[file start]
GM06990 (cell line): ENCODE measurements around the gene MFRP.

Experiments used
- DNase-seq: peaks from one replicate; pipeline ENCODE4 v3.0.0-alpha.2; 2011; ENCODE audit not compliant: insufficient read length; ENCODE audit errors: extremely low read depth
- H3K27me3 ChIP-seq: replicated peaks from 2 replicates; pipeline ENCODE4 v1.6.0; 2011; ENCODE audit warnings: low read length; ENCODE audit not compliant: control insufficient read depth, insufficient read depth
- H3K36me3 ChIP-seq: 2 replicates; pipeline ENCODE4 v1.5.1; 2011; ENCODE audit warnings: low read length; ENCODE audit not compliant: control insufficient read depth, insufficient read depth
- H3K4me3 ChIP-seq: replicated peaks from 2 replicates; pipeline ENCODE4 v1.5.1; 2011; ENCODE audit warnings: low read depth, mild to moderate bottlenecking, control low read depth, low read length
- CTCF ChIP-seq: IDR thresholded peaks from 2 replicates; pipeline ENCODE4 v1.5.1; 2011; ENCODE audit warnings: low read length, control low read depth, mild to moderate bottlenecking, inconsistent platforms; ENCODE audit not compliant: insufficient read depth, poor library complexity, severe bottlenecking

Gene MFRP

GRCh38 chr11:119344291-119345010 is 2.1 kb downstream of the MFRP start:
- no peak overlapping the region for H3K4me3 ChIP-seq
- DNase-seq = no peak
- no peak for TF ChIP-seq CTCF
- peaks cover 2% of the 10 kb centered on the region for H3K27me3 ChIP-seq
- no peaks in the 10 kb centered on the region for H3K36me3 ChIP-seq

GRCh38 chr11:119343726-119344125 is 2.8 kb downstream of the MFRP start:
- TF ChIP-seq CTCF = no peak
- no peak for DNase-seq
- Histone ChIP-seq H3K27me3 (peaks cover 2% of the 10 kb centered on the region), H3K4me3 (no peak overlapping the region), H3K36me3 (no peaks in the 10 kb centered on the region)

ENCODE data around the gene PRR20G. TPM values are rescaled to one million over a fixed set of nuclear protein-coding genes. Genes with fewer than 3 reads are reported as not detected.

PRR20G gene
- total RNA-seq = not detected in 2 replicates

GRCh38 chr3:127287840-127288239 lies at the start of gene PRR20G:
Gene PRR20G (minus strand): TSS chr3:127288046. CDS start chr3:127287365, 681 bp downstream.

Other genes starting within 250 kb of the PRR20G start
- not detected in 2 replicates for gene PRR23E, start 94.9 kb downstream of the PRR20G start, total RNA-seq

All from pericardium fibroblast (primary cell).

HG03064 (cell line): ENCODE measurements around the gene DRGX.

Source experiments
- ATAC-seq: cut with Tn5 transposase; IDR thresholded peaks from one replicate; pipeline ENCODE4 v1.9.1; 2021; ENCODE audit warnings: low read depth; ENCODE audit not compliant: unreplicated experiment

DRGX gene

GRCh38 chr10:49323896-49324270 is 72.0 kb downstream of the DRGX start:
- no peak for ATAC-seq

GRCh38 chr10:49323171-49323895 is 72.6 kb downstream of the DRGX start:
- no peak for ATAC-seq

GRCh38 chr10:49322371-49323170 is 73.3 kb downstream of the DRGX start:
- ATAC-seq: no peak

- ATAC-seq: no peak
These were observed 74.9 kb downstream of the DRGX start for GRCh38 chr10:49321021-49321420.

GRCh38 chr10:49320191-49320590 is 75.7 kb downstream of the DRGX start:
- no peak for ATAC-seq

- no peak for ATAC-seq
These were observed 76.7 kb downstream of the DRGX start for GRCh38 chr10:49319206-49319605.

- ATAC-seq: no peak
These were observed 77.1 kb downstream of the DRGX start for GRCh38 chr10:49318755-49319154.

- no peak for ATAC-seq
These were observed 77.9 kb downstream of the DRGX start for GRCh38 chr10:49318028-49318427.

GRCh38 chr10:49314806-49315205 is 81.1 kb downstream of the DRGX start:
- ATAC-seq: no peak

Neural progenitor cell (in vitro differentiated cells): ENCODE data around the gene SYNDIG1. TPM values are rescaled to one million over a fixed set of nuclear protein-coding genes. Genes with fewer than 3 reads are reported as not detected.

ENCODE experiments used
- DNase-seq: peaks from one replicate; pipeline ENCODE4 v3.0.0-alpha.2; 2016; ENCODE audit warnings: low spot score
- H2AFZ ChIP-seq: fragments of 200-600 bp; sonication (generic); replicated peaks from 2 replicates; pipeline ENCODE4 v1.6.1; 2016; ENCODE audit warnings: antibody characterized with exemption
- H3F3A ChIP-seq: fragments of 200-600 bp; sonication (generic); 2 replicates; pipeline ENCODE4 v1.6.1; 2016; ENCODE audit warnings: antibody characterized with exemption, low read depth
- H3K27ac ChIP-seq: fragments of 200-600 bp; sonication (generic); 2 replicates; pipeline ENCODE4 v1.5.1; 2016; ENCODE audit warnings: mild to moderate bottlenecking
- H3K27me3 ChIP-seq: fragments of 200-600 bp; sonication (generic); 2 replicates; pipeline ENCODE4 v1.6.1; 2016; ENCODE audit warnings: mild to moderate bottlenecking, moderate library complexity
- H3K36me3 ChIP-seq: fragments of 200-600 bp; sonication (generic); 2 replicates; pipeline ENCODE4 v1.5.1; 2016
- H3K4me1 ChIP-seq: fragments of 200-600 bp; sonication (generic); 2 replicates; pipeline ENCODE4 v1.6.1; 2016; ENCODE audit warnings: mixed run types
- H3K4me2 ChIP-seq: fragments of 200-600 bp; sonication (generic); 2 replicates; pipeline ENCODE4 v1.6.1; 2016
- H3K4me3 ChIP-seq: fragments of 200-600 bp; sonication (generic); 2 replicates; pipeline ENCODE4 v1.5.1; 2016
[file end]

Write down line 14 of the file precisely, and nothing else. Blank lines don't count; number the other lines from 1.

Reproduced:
- no peaks in the 10 kb centered on the region for H3K36me3 ChIP-seq